Once the sugar industry began to fail in the 1990s, and the Haitian population could not be quarantined as easily, the government sought legal basis to retroactively strip the citizenship rights of Dominican-Haitians. In 2013 the Dominican Constitutional Tribunal ruled that anyone with Haitian parents born after 1929 could potentially lose their citizenship, blatantly violating the principle of non-retroactivity established in the Dominican constitution. In a plan drawn up after the ruling, residents were given until June 17, 2015 to prove legal residency. In addition to the difficulties many Dominicans face producing documentation and traveling long distances to government offices, there have been widespread complaints of long delays and inconsistent requirements.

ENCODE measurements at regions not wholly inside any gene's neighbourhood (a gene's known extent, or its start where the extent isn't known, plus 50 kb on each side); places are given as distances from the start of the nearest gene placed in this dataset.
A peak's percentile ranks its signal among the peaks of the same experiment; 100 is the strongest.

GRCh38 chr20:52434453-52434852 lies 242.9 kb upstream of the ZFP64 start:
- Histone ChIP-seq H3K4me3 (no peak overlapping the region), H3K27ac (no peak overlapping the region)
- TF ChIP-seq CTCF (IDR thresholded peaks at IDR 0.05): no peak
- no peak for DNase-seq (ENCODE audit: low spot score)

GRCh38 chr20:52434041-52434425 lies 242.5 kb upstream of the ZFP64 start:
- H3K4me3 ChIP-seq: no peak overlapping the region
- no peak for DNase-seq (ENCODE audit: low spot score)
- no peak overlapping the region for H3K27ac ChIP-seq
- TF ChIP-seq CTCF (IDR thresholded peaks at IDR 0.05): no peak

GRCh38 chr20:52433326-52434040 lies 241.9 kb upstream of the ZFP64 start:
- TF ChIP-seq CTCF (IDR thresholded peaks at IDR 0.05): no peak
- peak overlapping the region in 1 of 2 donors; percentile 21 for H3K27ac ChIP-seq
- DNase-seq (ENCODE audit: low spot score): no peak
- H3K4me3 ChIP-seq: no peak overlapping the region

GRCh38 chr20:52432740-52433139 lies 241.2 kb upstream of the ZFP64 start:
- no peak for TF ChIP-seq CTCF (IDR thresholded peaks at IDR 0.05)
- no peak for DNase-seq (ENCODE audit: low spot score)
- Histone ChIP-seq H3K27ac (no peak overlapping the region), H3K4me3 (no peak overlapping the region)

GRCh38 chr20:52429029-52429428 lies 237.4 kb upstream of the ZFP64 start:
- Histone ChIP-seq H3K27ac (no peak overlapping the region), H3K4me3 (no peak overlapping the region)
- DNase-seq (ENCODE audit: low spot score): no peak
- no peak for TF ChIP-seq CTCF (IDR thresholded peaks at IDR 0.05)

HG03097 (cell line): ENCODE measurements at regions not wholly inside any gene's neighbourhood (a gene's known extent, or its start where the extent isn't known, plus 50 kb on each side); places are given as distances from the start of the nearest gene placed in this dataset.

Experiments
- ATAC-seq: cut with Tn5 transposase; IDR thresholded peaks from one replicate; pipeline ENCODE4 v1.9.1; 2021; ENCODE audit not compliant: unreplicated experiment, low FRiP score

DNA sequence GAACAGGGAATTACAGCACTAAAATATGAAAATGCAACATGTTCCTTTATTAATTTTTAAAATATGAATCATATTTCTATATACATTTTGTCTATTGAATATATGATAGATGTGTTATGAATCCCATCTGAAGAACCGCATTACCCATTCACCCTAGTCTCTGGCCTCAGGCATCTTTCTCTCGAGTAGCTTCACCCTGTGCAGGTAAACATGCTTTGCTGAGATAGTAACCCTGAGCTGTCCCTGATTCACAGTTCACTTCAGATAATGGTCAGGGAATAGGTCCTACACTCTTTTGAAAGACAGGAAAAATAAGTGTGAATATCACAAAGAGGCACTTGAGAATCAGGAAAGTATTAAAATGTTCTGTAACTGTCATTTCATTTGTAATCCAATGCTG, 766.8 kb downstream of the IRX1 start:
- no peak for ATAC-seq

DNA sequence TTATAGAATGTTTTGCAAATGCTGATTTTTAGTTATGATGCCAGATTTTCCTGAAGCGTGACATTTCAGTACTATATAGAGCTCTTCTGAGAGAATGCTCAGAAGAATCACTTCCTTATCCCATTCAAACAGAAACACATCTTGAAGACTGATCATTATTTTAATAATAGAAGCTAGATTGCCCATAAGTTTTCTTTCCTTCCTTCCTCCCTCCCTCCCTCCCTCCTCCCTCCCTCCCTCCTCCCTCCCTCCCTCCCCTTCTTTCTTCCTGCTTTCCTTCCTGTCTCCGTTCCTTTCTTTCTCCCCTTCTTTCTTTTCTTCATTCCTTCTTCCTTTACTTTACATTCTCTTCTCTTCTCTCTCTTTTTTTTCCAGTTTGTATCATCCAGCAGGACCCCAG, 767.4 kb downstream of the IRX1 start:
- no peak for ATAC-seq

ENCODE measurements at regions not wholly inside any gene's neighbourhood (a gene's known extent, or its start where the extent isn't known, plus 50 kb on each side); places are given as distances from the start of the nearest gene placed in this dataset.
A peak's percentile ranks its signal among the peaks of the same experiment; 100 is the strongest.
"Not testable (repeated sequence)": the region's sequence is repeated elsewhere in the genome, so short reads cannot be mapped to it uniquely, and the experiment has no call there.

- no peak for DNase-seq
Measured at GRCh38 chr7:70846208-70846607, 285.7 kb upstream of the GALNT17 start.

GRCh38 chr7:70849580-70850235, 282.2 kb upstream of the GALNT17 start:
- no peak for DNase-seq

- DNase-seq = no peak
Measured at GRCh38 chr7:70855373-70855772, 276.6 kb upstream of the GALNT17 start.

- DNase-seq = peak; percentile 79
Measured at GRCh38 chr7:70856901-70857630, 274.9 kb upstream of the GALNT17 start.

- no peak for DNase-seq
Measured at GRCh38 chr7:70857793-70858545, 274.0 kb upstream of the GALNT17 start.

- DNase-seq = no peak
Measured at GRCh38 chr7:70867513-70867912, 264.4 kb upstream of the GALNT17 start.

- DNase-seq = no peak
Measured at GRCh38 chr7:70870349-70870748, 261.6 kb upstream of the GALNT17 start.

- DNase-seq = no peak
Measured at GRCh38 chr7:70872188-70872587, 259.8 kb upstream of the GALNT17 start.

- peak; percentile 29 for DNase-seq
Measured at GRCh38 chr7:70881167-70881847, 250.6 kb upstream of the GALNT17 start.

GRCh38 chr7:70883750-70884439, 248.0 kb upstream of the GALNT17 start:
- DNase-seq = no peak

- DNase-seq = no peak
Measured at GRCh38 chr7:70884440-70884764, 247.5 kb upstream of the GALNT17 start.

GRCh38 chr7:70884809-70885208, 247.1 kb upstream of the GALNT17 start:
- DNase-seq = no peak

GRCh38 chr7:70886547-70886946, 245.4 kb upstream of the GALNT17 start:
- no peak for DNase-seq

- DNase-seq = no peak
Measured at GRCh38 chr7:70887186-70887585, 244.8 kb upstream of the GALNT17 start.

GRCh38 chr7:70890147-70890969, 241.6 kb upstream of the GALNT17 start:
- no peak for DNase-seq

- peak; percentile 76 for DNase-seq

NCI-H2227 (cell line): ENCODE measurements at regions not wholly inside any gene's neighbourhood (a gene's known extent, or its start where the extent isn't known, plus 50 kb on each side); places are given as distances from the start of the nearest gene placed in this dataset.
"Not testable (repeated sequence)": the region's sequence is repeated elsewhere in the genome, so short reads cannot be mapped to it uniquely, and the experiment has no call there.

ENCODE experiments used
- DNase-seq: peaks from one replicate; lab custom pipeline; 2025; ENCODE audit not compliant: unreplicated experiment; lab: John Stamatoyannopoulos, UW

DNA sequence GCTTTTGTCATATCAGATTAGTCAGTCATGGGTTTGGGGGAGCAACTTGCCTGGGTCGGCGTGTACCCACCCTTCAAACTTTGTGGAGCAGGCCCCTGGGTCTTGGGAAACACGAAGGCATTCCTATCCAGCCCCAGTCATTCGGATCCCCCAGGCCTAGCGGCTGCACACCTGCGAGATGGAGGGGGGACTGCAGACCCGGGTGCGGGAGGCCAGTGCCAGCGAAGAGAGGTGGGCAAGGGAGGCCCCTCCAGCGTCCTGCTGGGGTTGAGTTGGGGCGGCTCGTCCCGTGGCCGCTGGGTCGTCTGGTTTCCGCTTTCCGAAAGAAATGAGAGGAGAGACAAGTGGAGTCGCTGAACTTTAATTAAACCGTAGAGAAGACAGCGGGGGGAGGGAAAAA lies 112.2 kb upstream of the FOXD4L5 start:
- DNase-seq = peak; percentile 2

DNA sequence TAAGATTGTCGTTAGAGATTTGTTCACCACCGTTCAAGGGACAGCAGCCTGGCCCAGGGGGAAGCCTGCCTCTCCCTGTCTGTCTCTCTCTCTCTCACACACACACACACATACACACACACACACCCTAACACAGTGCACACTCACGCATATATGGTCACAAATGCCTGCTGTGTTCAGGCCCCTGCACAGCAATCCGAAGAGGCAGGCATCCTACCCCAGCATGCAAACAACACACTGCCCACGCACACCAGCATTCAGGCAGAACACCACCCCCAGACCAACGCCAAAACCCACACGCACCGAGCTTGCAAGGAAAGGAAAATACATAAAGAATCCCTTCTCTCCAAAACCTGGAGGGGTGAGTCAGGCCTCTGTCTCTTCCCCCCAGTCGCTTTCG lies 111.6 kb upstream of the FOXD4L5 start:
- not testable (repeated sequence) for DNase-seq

The actions of the Dominican government are not simply attempts to protect their sovereignty, as they argue. Instead, potential deportations are the result of decades of clandestine government policies that did not base legal residency on documentation, but instead on where migrants resided and the work they did. Claims that Dominicans and Haitians cannot coexist ignore how anti-Haitian ideology was imposed to serve the goals of a dictator. Then, as today, there are Dominicans who speak up against these injustices and communities where Haitian and Dominican identities coexist and commingle.


Amelia Hintzen is a doctoral candidate in history at the University of Miami. Her dissertation examines the history of Haitian migrant communities on Dominican sugar plantations and combines archival, ethnographic, and oral-historical research.